It’s been four years since Kennington-born actor Stephen Odubola burst onto the scene in his most significant role to date, portraying Timmy in the acclaimed crime drama Blue Story. The film – which acted as rapper and filmmaker Rapman’s directorial debut – told the story of Timmy (Odubola) and Marco (Michael Ward), two friends from rival postcodes who inherit a feud. Blue Story was praised for its unfiltered, emotional and empathetic depiction of street life, and Odubola’s standout performance was a particular highlight. Since then, the now 27-year-old undertook a leading role as Marcus Wainwright in A Violent Man, alongside Jason Flemyng, and Netflix’s The Sandman with Tom Sturridge, to name just a few.
Now, Odubola is putting his acting chops to the test even further in BBC’s Boiling Point – a spin-off to the 2021 film of the same name, starring Stephen Graham. The original Boiling Point presented all the stresses and pressures that come with working in the high-end culinary industry with (almost too much) accuracy, depicting a single shift in Dalston restaurant Point North. It’s a viewing experience that’ll leave you with drenched palms and intense anxiety, but no matter how hot it gets in the kitchen, you just can’t look away. The series, which aired its first episode on October 1st, picks up eight months after the events of the first film and sees many original cast members return, including Vinette Robinson, Ray Panthaki and Hannah Walters.
Odubola plays the role of Johnny in the four-part series, joining the restaurant mid-shift, and from the get-go, it’s clear he’s well and truly out of his depth. Still, in Boiling Point, the food comes secondary to the characters, who are dealing with exterior issues, traumas, and responsibilities, and Johnny is no different, as we come to find out by the episode’s end. So, as we patiently wait until the next serving of the show, we sit down with Odubola to discuss his role in Boiling Point, his career thus far, his go-to dish and more.
So, starting from the beginning, when did you realise acting was something you wanted to pursue?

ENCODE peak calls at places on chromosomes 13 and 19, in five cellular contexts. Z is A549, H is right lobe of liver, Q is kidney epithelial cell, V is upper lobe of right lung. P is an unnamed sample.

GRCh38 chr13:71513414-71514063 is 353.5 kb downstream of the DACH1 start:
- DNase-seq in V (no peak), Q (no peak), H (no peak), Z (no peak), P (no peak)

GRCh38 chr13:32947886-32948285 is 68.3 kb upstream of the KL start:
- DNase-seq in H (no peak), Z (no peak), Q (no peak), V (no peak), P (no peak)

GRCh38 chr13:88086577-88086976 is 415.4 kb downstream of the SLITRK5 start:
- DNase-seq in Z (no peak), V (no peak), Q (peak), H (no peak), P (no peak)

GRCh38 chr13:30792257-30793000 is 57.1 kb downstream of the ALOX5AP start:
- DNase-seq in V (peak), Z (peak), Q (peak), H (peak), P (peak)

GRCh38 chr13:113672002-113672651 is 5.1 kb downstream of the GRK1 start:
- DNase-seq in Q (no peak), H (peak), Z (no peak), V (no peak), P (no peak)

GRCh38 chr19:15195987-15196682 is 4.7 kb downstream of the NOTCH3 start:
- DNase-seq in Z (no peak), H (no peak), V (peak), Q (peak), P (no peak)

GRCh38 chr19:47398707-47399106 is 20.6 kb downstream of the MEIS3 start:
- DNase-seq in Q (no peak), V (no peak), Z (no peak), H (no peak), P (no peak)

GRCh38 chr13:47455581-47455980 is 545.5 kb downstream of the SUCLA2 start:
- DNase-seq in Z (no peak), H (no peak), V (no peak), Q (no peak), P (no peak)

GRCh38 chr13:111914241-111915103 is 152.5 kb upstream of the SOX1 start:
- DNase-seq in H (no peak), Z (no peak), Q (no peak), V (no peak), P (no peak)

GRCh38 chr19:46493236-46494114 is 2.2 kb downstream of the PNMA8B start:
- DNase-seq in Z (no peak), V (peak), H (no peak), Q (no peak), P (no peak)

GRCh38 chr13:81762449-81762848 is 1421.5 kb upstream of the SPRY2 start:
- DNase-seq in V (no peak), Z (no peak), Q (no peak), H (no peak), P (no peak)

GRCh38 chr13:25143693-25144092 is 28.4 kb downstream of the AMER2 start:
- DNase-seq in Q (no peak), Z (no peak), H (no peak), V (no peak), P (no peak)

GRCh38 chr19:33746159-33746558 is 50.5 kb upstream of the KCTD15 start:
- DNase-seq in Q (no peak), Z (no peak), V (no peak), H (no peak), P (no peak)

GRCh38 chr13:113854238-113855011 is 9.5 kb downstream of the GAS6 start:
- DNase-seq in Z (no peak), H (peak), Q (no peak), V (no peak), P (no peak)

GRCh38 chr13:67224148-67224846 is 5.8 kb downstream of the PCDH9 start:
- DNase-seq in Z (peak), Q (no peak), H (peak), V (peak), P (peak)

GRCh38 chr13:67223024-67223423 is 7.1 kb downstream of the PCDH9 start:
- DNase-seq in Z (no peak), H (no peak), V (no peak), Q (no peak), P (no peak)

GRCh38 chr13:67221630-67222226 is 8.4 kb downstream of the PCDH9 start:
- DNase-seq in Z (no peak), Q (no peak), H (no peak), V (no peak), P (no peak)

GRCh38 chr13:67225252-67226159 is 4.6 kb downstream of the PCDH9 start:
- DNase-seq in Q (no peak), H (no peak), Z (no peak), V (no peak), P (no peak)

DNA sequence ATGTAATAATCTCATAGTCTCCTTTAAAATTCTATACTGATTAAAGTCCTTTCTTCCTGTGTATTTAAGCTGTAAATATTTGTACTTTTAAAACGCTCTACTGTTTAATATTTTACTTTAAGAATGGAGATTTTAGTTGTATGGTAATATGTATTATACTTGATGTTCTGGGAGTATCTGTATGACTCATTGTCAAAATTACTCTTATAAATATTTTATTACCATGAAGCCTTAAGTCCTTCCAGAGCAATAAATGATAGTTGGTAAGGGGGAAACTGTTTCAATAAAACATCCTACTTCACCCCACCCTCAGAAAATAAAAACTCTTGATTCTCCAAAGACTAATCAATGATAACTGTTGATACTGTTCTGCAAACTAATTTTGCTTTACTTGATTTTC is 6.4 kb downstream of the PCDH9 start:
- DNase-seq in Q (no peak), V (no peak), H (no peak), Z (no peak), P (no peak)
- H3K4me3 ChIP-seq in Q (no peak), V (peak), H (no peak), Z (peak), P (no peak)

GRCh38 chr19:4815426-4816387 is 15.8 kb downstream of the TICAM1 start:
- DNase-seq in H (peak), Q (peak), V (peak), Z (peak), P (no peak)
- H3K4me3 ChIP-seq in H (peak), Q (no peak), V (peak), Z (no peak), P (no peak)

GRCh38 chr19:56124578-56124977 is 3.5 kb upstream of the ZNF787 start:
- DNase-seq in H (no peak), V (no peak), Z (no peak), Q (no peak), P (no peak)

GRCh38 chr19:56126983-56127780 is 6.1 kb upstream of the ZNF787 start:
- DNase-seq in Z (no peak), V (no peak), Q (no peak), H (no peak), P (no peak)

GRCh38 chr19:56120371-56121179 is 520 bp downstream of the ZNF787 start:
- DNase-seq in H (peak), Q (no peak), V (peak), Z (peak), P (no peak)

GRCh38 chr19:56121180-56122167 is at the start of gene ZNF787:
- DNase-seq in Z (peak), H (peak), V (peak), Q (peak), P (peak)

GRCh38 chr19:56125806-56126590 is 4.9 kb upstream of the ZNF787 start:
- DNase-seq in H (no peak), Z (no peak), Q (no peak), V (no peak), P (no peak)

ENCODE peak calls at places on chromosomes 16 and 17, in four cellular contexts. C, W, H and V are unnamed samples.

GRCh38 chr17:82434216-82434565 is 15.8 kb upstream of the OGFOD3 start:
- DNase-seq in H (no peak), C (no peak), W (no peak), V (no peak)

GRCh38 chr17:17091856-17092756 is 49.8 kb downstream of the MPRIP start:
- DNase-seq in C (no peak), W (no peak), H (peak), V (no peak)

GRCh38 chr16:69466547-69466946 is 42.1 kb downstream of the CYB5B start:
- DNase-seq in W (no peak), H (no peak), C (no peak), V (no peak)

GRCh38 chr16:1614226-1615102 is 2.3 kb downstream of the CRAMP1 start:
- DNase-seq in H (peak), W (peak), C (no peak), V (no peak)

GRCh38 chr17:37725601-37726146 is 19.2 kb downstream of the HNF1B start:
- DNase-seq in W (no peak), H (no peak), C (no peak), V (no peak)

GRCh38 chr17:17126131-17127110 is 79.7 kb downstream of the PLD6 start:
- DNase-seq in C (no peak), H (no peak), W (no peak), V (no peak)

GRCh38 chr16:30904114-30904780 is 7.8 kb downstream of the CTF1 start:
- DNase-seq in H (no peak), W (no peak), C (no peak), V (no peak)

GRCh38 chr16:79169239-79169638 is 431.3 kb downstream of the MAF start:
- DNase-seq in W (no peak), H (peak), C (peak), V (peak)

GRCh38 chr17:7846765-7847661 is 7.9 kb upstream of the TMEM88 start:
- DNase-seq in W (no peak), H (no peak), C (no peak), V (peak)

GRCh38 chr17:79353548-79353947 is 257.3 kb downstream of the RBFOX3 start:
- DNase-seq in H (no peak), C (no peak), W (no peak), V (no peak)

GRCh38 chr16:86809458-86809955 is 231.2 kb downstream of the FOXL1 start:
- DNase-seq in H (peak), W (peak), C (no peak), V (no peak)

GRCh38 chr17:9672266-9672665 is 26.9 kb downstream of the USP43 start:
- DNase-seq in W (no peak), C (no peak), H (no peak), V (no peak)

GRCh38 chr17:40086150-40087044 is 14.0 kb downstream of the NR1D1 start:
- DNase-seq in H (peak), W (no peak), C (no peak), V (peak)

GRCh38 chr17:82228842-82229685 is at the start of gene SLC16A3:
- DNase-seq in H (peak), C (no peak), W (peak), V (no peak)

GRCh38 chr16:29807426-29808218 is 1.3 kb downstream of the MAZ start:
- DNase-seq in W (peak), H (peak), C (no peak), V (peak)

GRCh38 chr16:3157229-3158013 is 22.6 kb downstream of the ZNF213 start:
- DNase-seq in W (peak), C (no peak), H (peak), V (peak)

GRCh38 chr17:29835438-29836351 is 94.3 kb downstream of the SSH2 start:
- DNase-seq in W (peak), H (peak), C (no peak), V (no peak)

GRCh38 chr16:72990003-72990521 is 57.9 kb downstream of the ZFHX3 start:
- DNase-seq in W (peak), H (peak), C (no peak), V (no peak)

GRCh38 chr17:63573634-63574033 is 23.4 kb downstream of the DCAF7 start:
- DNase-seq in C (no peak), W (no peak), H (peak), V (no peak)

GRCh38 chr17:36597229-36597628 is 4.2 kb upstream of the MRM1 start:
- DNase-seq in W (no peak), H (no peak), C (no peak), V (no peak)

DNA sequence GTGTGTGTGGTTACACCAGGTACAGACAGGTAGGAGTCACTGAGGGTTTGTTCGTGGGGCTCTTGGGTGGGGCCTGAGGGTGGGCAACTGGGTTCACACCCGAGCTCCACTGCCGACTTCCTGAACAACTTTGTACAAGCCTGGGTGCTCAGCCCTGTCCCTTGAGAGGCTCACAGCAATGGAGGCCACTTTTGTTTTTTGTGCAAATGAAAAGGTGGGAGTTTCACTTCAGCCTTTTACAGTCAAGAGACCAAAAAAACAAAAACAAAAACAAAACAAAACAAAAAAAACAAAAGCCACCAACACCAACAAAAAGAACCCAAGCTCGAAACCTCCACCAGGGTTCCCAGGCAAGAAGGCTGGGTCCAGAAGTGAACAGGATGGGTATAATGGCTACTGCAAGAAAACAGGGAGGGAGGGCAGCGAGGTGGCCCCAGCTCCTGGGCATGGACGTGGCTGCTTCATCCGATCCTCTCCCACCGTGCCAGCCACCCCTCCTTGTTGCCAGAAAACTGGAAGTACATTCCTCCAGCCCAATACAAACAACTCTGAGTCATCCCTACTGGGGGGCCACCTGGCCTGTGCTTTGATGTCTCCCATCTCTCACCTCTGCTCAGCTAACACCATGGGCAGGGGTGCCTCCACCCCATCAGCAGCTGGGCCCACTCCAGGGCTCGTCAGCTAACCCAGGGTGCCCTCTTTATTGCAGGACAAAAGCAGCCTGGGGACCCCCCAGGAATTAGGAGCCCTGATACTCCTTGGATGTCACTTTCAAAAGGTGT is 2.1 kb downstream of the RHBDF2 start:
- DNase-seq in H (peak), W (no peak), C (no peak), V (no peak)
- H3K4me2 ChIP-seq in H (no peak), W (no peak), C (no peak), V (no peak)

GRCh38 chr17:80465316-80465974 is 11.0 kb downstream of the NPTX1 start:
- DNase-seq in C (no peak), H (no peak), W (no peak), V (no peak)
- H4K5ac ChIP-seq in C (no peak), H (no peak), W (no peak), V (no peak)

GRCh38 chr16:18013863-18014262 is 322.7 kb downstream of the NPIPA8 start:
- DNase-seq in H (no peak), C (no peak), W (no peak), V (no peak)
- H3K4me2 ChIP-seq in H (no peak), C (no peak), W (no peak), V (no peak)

Odubola: I always loved the subject of drama in school, but I never ever thought of it as a career. It was just something I liked to do. I remember there was a time in my life when I was getting into a lot of trouble with my brother. My older brother kind of gave me a talk, and he said, “You’ve got to start focusing”. And it was around the time we had a career assembly in school. I started thinking if there was anything I wanted to do. And I remember just thinking, you know what, drama is the one thing I like doing. So, I just started researching how to get into the industry. It was around the time John Boyega made his onscreen debut, and I thought it’s actually possible. There weren’t really many Black people acting at the time, but when I saw him, I knew it was possible. Eventually, I went to drama school and got signed by an agency, and once I had my agent, that was my first foot into the professional side of the industry.
How have you found the more professional/industry side of it?
Odubola: No one prepares you for it. I remember telling my university, “Hey guys, I got this big audition. It’s looking like I might have to drop out of uni.” I didn’t know that would be the first of a hundred rejections [laughs]. It’s very different, but it builds character.
Obviously, you’re now involved in Boiling Point! Congrats, and how did you land the role?
Odubola: I had to audition, so I sent in a self-tape. They sent me some scripts, so I did that at my house, and then I got a recall. And the thing about the recall was they gave you a script, but it never said what was going to happen in the audition. And me, I’m just thinking, yeah, it’s going to be a normal audition. I’ll just go and perform a couple of lines. But they had another actor there doing the scenes with me, throwing so many curve balls. But what Philip Barantini [the director] wanted to see was how much I could improvise. That’s the nature of Boiling Point – he wants a very natural and realistic approach and wants you to be able to bounce off characters’ energies.